Garden design solutions: 5 plants to give your garden a 'Mediterranean feel'
For those of us fortunate enough to be enjoying a few days away over the summer, we may find ourselves looking for ways of bringing a little bit of the sunshine home with us. There are, of course, plenty of wonderful holiday locations here in the UK, but with southern Europe being such a popular destination for us Brits, we are often asked to include a few Mediterranean plants in the gardens we design for my customers. Here are five of our favourites:
An attractive and versatile evergreen shrub, Rosmarinus thrives on well-drained soils in full sun. It can cope with being in a large pot or container and has such a lovely fragrance. Bearing delicate small blue flowers from mid-spring to early summer, it is much loved by bees and cooks alike, and is perfect for adding flavour to a wide range of culinary dishes. Our preferred variety is R. ‘Miss Jessop’s Upright’ which is taller than the more commonly seen R. officinalis.
Lavandula originates from the Mediterranean and prefers warm and sunny locations with freely-draining soil. Ideal for a container or planted directly in the ground, Lavandula is generally easy to grow and provides long-lasting flowers. L. angustifolia (English lavender) is hardy and usually easier to maintain, whilst L. stoechas (French lavender) is arguably more attractive, but is often less hardy and shorter-lived.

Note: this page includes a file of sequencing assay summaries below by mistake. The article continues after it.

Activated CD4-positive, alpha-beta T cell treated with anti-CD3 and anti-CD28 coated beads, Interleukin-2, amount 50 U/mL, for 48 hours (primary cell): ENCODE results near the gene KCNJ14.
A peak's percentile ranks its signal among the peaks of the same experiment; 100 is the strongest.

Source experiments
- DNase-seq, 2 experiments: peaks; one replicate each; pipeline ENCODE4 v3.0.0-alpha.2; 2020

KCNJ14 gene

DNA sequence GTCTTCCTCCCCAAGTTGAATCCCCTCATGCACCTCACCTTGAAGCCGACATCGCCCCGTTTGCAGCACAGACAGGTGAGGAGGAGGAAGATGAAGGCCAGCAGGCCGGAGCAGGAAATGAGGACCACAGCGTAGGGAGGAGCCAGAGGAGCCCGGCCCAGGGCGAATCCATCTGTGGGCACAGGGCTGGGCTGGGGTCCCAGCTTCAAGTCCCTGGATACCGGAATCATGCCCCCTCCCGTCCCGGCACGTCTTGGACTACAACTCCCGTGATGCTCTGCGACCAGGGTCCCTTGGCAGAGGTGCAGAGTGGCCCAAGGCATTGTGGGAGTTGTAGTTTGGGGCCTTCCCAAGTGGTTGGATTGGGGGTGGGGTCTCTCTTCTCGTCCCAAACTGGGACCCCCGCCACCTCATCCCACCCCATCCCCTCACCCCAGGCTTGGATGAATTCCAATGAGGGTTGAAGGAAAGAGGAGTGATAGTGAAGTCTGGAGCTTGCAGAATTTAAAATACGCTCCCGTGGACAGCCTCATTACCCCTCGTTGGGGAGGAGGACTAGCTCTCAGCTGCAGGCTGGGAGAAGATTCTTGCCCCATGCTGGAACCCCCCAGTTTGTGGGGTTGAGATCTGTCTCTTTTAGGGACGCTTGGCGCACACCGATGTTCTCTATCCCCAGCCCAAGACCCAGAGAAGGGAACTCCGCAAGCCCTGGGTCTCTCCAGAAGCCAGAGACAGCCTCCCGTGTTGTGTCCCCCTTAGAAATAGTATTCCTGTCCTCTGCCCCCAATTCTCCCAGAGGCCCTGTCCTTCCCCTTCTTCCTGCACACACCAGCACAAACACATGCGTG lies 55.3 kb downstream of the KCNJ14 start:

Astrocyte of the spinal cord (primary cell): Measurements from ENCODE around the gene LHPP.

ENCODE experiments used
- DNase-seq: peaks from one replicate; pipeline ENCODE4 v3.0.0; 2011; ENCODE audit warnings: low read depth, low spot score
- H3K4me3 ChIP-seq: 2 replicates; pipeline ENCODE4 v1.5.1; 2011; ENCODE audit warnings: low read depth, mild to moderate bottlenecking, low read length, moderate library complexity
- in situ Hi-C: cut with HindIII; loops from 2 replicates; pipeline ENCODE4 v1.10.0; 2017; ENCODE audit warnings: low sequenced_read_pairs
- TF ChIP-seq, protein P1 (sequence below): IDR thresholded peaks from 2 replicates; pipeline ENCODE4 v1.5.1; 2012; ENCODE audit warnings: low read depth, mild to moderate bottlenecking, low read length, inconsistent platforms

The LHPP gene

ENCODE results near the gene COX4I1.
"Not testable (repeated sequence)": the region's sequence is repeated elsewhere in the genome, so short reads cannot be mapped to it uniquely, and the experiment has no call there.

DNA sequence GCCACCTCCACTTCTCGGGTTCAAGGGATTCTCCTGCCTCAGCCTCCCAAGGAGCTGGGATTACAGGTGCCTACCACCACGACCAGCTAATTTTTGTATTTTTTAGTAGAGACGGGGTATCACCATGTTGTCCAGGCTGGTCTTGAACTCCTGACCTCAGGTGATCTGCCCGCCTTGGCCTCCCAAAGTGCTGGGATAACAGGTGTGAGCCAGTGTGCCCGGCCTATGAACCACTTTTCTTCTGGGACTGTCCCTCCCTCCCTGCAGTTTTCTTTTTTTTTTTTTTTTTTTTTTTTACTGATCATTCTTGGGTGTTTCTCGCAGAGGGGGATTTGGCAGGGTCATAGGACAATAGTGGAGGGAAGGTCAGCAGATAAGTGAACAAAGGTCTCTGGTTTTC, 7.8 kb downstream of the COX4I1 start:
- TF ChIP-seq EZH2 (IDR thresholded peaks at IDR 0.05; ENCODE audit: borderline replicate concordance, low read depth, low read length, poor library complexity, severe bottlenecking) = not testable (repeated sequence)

3. Trachycarpus fortunei (Chusan Palm) (pictured above)
Exotic in appearance, Trachycarpus fortunei is actually native to South Central China but it definitely looks like it belongs on the Mediterranean coast. A large evergreen palm with fan-shaped dark green leaves, it is hardy to temperatures as low as -15° Celcius so can cope with our winters. We have seen T. fortunei growing in large containers, but we think it looks happier planted directly in the ground, ideally in a sunny location sheltered from cold winds.
4. Salvia (Sage)
Although native to a variety of locations around the globe, many Salvia cultivars have their origins in the Mediterranean. S. officianalis (common sage) is perhaps the most widely known Salvia, and its highly fragrant leaves are useful in stuffings, stocks and casseroles. Alternatively, Salvia 'Caradonna' is one of our favourite Salvias for providing colour and interest. It forms generous mounds and boasts long-lasting beautiful violet flowers on tall stiff spikes.
5. Olea europea (Olive)
A superb focal point, Olea europea is a popular choice for a touch of Mediterranean-inspired glamour. With characteristically gnarly trunks and slender silver-grey leaves, they prefer a sheltered sunny location. The UK climate is undoubtedly changing, but we still believe that olives are usually better planted in large containers rather than directly in the soil. They don't like being waterlogged, so use a free-draining soil and find a sunny and sheltered location. Following particularly hot summers it may even be possible to enjoy a modest autumnal harvest of olives.
So, if you are inspired by the plants you see on your travels this summer, why not trying adding a few of these fantastic plants to your garden?
Tythorne Garden Design provides professional fixed-fee garden design solutions for customers in Grantham, Stamford, Newark and surrounding areas. Let's see how we can help you to enjoy your garden more. Call us on 07900 224 239 or 01529 455 355.
Image credit: www.gardenersworld.com